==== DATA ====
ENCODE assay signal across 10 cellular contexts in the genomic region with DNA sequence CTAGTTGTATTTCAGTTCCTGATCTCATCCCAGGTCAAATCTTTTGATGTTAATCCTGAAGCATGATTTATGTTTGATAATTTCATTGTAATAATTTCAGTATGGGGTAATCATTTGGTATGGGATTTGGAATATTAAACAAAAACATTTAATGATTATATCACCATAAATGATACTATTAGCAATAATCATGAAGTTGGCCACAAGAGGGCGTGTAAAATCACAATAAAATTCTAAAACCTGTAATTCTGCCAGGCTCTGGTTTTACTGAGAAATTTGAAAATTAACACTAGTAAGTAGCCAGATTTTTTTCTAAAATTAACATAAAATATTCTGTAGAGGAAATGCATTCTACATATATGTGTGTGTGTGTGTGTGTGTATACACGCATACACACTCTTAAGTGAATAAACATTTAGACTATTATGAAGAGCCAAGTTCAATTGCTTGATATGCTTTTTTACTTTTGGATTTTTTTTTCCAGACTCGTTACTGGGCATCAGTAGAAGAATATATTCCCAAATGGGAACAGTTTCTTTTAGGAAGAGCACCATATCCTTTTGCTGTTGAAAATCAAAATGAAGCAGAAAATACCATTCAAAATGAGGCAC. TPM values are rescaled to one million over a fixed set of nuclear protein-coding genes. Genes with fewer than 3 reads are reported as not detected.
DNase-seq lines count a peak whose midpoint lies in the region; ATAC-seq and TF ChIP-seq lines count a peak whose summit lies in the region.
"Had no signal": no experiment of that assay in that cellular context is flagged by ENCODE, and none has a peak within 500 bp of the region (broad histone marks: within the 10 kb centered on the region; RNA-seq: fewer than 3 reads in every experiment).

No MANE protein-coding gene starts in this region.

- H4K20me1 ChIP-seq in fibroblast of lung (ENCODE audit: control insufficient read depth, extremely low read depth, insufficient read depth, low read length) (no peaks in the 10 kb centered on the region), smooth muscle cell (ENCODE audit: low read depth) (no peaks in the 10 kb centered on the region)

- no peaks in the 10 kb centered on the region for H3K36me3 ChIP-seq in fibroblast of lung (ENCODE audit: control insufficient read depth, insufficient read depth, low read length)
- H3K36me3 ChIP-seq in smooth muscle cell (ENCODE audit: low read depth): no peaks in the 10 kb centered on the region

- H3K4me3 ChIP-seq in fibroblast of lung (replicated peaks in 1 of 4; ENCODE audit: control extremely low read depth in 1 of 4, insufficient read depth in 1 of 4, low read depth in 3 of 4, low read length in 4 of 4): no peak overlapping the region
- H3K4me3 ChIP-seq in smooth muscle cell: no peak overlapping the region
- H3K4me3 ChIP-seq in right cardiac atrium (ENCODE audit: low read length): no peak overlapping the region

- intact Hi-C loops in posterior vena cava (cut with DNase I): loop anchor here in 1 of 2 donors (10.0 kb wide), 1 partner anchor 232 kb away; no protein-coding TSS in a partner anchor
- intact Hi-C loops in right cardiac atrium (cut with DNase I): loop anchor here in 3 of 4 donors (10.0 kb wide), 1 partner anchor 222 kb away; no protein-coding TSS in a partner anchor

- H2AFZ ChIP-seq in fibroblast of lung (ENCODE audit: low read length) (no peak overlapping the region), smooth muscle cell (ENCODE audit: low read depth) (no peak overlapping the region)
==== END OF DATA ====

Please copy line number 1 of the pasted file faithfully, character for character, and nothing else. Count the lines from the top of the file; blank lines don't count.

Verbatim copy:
ENCODE assay signal across 10 cellular contexts in the genomic region with DNA sequence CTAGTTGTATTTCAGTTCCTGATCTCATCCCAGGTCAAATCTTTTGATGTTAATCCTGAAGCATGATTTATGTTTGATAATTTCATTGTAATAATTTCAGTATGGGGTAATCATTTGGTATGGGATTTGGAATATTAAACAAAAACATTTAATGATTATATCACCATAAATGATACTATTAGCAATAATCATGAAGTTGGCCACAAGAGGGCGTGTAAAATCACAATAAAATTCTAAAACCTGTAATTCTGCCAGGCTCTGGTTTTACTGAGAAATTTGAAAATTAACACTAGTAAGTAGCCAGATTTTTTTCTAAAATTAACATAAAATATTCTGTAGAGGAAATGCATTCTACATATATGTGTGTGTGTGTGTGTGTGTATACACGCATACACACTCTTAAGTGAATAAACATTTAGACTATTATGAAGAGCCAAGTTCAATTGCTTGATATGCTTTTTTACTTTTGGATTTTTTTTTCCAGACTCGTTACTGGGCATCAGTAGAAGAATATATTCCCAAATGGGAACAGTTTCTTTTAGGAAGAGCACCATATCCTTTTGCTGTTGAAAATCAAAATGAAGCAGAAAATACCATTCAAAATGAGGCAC. TPM values are rescaled to one million over a fixed set of nuclear protein-coding genes. Genes with fewer than 3 reads are reported as not detected.